Surface spray could kill Covid-19, viruses, research finds

Wed, Jan 18
A render of the Covid-19 virus. (file image)

Common surface sprays are aimed at cockroaches, flies and mosquitoes, but researchers may have created one that kills the worst bugs of them all: viruses and bacteria.

University of Queensland researchers have developed a spray that can stick to surfaces and kill Covid-19 and bacteria such as E. coli and staphylococcus aureus.

Dr Heather Shewan says adding a hydrolysed gelatine to the solution helps create a thin film allowing the spray to stick on surfaces for at least a day and potentially longer.

"This durability means it is present over a longer period than a standard cleaner and has the potential to be used in high-use areas such as in public transport, kitchens, hotels, retail outlets, hospitals and public areas," she said in a statement on Wednesday.

UQ virologist Dr Kirsty Short and microbiologist Dr Deirdre Mikkelsen said the spray has already successfully killed Covid-19 in several tests, including on stainless steel.

"In one test, we sprayed glass surfaces with the cleaner and let it dry on the surface, and after 24 hours, we added the Covid virus, and further testing showed it did not survive," Dr Short said.

"We also conducted other tests that showed even after rinsing surfaces with water; the spray significantly reduced the amount of virus that was able to survive on stainless steel."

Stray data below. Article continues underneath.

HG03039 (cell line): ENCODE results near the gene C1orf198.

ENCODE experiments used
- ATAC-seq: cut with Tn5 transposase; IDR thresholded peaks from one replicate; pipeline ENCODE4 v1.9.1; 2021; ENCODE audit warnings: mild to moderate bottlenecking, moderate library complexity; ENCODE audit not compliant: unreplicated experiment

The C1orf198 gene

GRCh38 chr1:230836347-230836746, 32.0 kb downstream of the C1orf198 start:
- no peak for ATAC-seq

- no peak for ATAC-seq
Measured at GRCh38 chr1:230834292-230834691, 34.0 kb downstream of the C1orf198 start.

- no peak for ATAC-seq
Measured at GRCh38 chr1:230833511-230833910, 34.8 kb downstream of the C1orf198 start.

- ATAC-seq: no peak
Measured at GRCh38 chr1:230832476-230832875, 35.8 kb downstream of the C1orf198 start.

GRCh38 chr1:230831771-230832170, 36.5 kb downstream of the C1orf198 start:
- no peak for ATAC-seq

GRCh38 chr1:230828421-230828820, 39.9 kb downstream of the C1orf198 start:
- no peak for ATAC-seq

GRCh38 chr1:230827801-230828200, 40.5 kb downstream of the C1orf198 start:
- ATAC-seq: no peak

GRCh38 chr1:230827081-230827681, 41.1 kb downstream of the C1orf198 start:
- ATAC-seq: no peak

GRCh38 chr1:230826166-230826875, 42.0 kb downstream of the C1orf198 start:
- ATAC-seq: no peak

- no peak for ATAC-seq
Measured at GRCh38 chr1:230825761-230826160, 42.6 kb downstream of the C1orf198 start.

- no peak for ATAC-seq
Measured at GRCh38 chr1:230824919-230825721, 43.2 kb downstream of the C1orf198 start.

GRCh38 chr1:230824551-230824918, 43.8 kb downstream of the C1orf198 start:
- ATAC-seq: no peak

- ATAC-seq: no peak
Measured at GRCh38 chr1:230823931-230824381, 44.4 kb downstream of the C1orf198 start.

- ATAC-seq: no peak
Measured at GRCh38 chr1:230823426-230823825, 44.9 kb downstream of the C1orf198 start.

The UQ team created the spray with Australian cleaning product manufacturer OzKleen, with the hydrolysed gelatine being provided by Queensland company GELITA Australia.

The Therapeutic Goods Administration is assessing it for commercial use, with OzKleen chief executive Mark Quinn optimistic about producing the spray in Queensland and potentially exporting it.

"This is a very exciting initiative, and the results show this product can be used in public places across the globe and will help to make the world a safer place," Quinn said in a statement.

"Not only will this product create jobs and grow the state's economy, it will put Queensland on the world map as an innovator and manufacturer of world-class products."

Queensland Innovation Minister Stirling Hinchliffe said the research was supported with a $90,000 grant from the Advance Queensland Industry Fellowship program.

"The partnership between the UQ research team, Queensland cleaning product manufacturer, OzKleen and Beaudesert company, Gelita Australia is now gaining international attention," he said.

"Once approved, it will be manufactured at the Gold Coast and has the potential to create up to 30 good, secure jobs for Queenslanders."


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